First, look at the cluster summary (or click here):
You can hit the 'Page Up' and 'Page Down' buttons or the 'Up' and 'Down' arrow keys to see the rest of the file. (To exit the less command, hit the 'q' button.) Notes:
- This is a list of all the clusters that were found (19 of them).
- The CWP column is the cluster-wise probability (the number you are interested in). It is a simple p (ie, NOT -log10(p)).
- For example, cluster number 1 has a CWP of p=.0002.
Load the cluster annotation in freeview:
freeview -f $SUBJECTS_DIR/fsaverage/surf/lh.inflated:overlay=lh.gender_age.glmdir/lh-Avg-thickness-age-Cor/cache.th40.neg.sig.cluster.mgh:overlay_threshold=2,5:annot=lh.gender_age.glmdir/lh-Avg-thickness-age-Cor/cache.th40.neg.sig.ocn.annot -viewport 3d -layout 1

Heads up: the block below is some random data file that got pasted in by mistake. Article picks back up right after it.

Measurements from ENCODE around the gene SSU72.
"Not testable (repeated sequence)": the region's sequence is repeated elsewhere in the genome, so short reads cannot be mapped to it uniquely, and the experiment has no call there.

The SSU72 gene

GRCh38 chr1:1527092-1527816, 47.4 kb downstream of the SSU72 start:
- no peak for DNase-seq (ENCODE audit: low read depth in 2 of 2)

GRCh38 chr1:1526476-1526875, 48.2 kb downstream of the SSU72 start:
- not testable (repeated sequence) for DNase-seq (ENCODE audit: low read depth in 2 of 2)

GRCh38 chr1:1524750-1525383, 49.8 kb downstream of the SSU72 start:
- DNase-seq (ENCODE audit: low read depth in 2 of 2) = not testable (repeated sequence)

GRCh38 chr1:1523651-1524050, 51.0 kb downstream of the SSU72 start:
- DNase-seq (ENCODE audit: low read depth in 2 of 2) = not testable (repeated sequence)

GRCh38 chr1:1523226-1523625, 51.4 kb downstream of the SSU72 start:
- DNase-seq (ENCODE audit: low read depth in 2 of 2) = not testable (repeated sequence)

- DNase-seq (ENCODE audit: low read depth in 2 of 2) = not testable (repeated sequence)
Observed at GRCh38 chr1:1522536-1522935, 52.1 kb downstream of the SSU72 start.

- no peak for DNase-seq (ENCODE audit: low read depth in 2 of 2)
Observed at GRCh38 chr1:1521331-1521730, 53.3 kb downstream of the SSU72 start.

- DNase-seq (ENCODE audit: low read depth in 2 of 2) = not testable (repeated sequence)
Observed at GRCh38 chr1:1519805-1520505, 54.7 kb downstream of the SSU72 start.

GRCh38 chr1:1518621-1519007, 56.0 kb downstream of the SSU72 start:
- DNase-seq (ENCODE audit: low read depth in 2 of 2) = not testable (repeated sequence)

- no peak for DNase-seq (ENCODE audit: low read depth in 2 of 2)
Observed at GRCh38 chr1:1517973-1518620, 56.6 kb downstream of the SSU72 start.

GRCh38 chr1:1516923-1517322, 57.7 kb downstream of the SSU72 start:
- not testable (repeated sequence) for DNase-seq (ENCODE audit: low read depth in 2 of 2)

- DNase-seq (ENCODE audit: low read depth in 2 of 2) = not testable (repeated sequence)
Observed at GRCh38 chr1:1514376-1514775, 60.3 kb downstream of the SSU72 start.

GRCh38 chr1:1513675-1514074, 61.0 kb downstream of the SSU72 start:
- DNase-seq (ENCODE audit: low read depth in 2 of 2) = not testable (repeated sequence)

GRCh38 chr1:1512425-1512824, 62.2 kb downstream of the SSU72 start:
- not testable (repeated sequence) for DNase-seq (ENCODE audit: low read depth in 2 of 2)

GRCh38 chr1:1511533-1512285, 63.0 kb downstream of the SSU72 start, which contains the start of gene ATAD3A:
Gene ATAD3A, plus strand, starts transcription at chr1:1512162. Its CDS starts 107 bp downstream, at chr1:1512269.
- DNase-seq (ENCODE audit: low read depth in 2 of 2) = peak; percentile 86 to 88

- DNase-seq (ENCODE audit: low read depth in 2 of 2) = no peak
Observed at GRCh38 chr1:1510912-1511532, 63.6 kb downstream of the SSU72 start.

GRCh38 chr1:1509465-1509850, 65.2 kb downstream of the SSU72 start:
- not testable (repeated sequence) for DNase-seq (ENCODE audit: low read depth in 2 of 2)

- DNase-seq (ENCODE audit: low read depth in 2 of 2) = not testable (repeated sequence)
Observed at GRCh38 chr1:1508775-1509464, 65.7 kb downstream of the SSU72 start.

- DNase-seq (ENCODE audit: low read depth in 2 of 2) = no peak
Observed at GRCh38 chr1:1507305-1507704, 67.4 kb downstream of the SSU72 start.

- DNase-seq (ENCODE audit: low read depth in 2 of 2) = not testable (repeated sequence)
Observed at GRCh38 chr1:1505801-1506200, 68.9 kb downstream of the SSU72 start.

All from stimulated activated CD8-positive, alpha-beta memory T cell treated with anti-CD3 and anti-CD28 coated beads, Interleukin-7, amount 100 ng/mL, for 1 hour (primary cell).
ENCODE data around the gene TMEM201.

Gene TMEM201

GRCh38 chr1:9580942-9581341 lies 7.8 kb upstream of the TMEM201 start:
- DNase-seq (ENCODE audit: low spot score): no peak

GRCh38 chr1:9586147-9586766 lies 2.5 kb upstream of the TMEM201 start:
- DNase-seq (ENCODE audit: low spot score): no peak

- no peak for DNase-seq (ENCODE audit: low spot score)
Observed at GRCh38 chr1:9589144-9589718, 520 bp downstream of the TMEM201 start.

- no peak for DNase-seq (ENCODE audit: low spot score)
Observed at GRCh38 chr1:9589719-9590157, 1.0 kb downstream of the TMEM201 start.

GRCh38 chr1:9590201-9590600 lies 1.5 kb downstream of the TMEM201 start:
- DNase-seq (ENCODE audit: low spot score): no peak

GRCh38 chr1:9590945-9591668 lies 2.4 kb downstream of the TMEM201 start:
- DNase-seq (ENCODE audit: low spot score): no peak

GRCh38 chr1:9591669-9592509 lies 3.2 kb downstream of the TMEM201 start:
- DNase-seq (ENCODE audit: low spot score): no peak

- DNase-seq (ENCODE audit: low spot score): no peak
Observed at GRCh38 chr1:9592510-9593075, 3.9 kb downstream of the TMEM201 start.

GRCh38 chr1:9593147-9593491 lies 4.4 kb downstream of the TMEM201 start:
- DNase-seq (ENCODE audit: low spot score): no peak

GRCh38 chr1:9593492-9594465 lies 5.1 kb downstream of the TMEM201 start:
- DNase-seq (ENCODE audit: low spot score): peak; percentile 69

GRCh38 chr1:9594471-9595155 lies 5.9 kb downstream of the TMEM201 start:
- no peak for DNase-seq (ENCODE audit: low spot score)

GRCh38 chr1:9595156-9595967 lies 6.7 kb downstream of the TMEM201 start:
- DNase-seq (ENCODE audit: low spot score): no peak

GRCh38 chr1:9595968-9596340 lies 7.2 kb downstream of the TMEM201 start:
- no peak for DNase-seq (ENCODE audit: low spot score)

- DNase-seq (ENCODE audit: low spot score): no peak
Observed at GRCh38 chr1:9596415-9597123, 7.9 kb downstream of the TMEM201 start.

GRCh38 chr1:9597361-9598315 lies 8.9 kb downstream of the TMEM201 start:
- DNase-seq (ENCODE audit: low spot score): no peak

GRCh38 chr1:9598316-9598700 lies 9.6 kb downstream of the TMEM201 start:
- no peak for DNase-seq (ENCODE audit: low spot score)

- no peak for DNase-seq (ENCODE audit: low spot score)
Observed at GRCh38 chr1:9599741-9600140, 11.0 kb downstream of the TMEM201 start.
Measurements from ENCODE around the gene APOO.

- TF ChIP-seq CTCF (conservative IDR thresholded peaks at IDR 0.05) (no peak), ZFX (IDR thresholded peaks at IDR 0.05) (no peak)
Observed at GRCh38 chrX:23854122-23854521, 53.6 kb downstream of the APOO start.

You should see clusters similar in shape to those pictured in the snapshots below. The color values associated with each cluster are arbitrary and may be different:
- These are all clusters, regardless of significance.
- When you click on a cluster, the label will tell you the cluster number (eg, cluster-016).
Things to do:
- Find and click on cluster 1 (the largest cluster). It has a value of -3.69899 since this is log10(.0002). The -3.69899 is because the correlation is negative.
Find and click on cluster 18 (on the lateral side of the brain). Its value is -1.70115 because this is log10(0.01990). Note that if you turn off the annotation, the cluster 17 is not visible because its significance is worse than the threshold we set (-fthresh 2, p < .01).
- All vertices within a cluster are the same value (the p-value of the cluster).